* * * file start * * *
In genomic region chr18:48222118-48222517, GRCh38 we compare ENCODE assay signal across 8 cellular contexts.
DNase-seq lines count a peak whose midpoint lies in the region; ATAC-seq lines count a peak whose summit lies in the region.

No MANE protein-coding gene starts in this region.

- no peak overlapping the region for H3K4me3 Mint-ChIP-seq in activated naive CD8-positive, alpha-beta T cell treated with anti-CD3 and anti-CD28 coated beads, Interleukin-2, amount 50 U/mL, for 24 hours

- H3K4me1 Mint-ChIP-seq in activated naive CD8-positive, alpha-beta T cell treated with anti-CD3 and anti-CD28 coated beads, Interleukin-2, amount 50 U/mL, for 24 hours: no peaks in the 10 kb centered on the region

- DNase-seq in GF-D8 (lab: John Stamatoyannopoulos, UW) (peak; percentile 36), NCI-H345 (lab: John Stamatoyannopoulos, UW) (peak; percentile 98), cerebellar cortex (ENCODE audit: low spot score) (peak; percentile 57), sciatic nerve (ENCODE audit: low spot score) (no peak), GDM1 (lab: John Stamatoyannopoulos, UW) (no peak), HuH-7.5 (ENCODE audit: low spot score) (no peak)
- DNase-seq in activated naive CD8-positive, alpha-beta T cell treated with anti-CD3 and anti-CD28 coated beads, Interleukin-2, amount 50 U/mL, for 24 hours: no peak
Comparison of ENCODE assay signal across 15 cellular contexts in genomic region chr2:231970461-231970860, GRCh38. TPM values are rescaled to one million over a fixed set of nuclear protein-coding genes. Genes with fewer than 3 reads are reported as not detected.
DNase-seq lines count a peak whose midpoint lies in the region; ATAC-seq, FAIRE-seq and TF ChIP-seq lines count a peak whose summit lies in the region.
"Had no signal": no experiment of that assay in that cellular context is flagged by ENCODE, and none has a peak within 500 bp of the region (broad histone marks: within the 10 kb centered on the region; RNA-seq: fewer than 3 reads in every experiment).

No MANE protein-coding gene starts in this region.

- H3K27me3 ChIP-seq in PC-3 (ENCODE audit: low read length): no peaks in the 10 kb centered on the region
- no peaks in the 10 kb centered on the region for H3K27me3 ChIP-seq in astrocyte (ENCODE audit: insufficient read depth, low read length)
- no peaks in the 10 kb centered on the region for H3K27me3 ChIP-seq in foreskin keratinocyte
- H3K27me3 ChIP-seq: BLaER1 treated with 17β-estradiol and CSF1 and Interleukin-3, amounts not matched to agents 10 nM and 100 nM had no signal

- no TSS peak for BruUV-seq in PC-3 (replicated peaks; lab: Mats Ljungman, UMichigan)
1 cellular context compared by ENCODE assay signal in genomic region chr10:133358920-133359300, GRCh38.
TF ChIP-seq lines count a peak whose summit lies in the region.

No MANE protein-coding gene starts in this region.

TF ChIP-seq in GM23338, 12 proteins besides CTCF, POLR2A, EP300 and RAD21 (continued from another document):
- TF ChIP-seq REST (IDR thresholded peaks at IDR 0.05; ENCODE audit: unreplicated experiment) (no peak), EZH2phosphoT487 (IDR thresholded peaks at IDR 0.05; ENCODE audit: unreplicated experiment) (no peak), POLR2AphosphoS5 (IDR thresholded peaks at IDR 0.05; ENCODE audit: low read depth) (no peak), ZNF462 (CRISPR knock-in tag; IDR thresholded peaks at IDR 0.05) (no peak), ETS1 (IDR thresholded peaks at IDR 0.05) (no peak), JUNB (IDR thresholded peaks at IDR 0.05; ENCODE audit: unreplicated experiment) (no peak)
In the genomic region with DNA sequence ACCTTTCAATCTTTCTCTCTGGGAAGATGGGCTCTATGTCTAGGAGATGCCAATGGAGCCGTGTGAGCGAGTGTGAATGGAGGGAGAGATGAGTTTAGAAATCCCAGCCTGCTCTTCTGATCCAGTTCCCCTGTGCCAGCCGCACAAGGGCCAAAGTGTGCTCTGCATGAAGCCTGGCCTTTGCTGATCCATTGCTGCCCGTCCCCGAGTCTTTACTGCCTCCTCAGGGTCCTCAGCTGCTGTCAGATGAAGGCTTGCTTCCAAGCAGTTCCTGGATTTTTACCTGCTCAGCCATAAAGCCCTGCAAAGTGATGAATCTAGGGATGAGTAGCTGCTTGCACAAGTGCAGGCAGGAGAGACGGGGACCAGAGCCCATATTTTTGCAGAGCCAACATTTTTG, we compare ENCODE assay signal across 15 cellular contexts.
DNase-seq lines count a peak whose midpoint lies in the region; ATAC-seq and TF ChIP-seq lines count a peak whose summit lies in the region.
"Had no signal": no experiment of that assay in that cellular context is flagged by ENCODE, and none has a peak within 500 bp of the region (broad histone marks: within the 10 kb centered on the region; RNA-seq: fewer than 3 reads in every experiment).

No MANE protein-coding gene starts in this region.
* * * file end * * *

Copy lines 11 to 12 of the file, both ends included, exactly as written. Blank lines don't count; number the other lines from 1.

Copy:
No MANE protein-coding gene starts in this region.

- H3K27me3 ChIP-seq in PC-3 (ENCODE audit: low read length): no peaks in the 10 kb centered on the region